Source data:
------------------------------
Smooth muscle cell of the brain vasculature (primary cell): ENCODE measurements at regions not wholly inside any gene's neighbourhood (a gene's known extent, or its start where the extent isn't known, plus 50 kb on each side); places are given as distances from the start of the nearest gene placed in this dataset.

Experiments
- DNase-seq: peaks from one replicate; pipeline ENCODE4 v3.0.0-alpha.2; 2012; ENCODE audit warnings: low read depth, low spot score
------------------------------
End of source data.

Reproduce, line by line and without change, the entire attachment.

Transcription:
Smooth muscle cell of the brain vasculature (primary cell): ENCODE measurements at regions not wholly inside any gene's neighbourhood (a gene's known extent, or its start where the extent isn't known, plus 50 kb on each side); places are given as distances from the start of the nearest gene placed in this dataset.

Experiments
- DNase-seq: peaks from one replicate; pipeline ENCODE4 v3.0.0-alpha.2; 2012; ENCODE audit warnings: low read depth, low spot score